Tuesday, May 19, 2009
Baby Face (1933)
Baby Face is probably the most sexually explicit film that I've seen when exploring older film. It features a lot of scenes that obviously lead to sex in addition to a lot of suggestion as to sexual activity. It's kinda crazy, and if I were a 40 year old woman in the 1930's, this movie would certainly make me cover my mouth in shock and horror.
Also, I should note that this entry is based on the uncut version of the film. There is a butchered censored version out there, but I have not seen it. Both are available in the Forbidden Hollywood collection from TCM.
Barbara Stanwyck plays Lily Powers, a waitress in her father's speakeasy. When she's not serving rowdy men, her father is pimping her out to city officials so that they will allow him to keep his illegal hooch house running. This changes one night when her father's still explodes, killing him. Encouraged by a Nietzsche-reading friend to use her sexuality to use men as opposed to allowing them to use her, she sets off to the city to make her living.
What follows is basically a string of sexual conquests within a corporation. She starts on one man, only to dump him when she meets his superior. This results in the ruining of a few lives, but Lily doesn't care, she's in it for the money, like any good whore should.
This changes when she meets Courtland Trenholm (Played by Bette Davis' leading man George Brent), the son of the owner of the business. He instantly takes a liking to her and they begin a relationship. However, is Lily using him for his money? Or has her steel-exterior cracked to allow her to feel love for a man?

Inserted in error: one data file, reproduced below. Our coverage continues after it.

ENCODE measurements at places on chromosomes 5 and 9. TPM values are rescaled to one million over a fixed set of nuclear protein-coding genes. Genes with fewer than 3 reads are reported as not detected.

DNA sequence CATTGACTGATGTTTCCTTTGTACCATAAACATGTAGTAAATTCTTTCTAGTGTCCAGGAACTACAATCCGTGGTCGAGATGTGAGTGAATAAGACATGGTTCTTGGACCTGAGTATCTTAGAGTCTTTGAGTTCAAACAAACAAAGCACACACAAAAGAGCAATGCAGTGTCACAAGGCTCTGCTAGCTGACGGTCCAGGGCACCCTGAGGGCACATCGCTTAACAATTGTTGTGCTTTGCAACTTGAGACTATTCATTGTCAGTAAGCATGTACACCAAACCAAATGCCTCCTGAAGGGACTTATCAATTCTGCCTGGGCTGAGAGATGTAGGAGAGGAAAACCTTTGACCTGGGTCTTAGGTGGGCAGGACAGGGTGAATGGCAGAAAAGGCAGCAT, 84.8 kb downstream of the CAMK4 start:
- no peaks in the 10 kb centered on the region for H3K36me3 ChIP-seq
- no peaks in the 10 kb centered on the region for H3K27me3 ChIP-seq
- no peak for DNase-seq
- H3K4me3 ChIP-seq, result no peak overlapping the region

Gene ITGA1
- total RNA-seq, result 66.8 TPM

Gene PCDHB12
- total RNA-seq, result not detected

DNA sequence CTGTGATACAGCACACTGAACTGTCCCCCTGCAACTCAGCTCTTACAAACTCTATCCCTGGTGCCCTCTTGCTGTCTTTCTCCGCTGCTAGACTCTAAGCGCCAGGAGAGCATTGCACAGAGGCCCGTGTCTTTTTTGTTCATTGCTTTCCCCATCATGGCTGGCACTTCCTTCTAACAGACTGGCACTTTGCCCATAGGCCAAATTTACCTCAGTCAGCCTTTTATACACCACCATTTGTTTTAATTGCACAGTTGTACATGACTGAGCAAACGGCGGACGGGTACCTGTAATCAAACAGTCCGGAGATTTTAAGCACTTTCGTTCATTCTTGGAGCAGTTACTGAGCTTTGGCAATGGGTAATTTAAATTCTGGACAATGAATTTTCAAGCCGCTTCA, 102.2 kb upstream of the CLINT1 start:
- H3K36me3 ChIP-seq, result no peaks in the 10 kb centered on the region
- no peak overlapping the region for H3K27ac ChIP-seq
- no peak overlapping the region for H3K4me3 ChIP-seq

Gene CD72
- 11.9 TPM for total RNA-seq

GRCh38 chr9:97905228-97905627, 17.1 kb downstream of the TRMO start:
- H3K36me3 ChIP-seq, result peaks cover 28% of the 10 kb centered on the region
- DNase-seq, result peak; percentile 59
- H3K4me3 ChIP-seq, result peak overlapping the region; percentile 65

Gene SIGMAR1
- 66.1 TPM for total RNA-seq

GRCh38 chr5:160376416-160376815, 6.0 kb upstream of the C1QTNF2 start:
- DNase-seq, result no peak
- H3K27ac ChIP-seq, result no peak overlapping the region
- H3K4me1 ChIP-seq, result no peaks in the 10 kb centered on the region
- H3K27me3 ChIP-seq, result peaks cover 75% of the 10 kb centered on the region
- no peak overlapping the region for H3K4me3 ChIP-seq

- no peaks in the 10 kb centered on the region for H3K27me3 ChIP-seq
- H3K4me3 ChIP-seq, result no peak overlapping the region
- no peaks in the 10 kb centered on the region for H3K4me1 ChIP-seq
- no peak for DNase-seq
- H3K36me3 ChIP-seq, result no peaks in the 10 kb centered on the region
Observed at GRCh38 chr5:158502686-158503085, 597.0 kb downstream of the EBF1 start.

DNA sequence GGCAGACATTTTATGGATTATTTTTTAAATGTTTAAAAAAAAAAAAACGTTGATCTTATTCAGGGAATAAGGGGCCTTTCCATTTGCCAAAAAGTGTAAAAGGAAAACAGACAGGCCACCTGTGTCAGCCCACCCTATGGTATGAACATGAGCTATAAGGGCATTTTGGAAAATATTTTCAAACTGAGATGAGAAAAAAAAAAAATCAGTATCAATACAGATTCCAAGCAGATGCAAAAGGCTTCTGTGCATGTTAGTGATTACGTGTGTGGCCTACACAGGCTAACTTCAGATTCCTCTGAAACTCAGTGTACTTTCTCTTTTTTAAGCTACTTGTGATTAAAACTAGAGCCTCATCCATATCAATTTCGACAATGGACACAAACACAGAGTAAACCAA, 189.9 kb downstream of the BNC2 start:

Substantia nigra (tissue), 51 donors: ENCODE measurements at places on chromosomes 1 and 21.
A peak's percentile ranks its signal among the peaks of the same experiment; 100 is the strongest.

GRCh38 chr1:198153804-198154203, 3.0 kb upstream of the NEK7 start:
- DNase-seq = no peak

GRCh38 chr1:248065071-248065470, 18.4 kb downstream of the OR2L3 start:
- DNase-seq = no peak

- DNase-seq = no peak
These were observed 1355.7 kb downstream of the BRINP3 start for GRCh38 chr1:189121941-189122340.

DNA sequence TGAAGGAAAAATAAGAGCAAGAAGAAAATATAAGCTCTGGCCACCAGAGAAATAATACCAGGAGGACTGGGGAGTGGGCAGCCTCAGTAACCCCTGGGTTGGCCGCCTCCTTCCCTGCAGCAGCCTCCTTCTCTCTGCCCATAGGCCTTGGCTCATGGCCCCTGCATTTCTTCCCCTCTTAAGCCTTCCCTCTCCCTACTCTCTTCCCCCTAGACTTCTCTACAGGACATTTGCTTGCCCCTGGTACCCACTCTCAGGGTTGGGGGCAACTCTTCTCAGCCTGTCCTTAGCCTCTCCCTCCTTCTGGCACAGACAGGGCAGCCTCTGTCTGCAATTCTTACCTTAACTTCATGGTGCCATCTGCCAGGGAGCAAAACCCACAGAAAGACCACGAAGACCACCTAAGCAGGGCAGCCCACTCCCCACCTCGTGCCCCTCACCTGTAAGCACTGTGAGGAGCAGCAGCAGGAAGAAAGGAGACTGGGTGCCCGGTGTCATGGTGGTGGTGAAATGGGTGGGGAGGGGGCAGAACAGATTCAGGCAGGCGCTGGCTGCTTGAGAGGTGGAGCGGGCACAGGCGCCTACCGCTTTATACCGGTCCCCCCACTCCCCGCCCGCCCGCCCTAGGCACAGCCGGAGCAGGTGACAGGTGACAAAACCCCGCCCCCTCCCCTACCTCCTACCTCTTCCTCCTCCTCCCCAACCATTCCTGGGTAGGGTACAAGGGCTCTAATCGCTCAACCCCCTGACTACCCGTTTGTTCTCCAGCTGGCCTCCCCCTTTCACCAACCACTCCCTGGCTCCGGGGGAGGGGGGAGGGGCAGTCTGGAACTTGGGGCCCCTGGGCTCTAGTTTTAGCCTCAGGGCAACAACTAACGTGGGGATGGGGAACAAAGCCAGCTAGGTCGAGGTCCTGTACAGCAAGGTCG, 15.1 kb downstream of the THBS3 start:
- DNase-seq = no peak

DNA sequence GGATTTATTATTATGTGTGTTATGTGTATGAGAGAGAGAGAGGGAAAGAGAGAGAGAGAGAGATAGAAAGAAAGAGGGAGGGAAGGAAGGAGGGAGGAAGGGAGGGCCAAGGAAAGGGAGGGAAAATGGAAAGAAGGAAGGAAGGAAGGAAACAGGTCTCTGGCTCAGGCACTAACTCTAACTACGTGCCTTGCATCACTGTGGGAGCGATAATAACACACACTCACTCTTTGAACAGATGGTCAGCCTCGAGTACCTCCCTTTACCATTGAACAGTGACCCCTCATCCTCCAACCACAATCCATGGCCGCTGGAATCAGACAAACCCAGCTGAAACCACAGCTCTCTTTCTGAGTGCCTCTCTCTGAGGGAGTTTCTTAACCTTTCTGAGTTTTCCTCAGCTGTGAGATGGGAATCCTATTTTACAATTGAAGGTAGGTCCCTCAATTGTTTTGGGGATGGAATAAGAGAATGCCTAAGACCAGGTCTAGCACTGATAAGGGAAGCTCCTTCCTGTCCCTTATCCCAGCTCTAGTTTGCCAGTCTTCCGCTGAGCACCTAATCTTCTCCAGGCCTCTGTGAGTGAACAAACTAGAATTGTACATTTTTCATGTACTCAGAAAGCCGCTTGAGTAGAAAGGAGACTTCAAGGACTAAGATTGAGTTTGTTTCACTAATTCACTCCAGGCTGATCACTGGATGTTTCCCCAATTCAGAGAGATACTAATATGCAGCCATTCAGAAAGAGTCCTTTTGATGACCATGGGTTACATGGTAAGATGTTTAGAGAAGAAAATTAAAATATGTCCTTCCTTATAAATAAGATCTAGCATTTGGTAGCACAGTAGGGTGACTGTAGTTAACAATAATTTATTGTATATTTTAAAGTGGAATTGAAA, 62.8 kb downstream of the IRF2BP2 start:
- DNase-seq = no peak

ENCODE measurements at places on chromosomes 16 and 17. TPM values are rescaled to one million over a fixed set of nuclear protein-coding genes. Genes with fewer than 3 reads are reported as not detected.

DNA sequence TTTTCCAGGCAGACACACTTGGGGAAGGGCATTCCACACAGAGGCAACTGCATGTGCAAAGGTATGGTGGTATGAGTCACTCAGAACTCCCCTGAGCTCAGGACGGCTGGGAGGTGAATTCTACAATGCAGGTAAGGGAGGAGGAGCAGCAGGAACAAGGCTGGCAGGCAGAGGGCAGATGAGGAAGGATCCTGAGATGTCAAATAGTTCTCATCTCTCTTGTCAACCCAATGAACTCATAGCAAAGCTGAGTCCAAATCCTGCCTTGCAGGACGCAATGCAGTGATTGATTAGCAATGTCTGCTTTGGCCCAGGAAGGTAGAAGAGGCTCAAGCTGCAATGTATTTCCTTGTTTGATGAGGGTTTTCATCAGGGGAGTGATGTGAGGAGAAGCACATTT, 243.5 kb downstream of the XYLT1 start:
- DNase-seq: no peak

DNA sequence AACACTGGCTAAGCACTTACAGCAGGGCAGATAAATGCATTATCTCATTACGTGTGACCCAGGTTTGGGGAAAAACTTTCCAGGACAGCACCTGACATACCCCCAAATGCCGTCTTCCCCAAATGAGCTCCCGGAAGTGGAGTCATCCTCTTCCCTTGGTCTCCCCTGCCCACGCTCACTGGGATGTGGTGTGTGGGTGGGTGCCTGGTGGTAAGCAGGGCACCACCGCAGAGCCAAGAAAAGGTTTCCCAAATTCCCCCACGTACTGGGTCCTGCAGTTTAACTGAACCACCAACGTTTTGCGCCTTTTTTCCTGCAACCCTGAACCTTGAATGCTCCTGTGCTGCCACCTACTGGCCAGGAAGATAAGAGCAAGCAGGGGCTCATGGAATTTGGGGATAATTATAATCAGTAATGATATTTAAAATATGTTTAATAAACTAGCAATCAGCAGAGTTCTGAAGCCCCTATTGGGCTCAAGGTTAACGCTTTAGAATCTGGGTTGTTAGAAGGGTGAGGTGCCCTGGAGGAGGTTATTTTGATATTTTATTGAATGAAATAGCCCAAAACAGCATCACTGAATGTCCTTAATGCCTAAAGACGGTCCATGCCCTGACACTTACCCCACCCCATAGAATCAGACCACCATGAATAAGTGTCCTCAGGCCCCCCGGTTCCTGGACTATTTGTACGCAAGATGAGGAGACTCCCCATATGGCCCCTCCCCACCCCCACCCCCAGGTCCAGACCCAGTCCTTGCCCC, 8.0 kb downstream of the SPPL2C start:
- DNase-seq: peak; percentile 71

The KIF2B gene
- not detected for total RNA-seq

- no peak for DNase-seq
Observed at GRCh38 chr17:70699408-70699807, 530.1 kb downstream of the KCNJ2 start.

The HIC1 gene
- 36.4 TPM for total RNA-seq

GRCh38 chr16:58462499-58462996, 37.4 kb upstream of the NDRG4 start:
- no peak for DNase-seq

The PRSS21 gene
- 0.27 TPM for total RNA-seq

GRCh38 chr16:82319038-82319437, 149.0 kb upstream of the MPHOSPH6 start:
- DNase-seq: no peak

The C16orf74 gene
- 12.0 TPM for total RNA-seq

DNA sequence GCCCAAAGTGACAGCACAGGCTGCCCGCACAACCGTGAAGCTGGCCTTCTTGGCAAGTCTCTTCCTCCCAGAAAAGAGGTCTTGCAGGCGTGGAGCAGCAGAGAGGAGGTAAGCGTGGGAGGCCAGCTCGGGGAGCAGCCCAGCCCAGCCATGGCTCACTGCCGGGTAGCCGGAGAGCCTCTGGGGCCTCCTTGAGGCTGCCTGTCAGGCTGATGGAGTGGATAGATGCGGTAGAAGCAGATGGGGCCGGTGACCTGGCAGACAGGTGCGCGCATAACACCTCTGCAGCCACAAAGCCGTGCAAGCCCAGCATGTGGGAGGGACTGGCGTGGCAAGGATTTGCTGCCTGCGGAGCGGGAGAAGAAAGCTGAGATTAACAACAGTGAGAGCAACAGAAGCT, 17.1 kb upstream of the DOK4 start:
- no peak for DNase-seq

This leads to the main flaw of the film, it's ending (which was added due to censor intervention). We have a general idea of Lily's goals and her personality, but the ending kind of throws that out to give us a happy ending that doesn't ring true to the tone of the rest of the film. People have died because of Lily and she didn't bat an eyelash, so for some of the events to occur that occur in the end just feels forced.
But the film should be watched alone for Barbara Stanwyck's performance. As demonstrated in Double Indemnity, she can play a great cold-hearted b*tch, and she plays Lily as a woman with laser focused intensity upon setting herself on easy street.
George Brent is charming, but as someone who has seen him in countless Bette Davis movies, he isn't the best actor in the world, and he has an awkwardness about him whenever he is on screen.
Really, this film deserved to be seen for the wonderful central performance from Barbara Stanwyck as well as its place as being one of the most controversial films of its day, plus it's a pretty good movie to boot.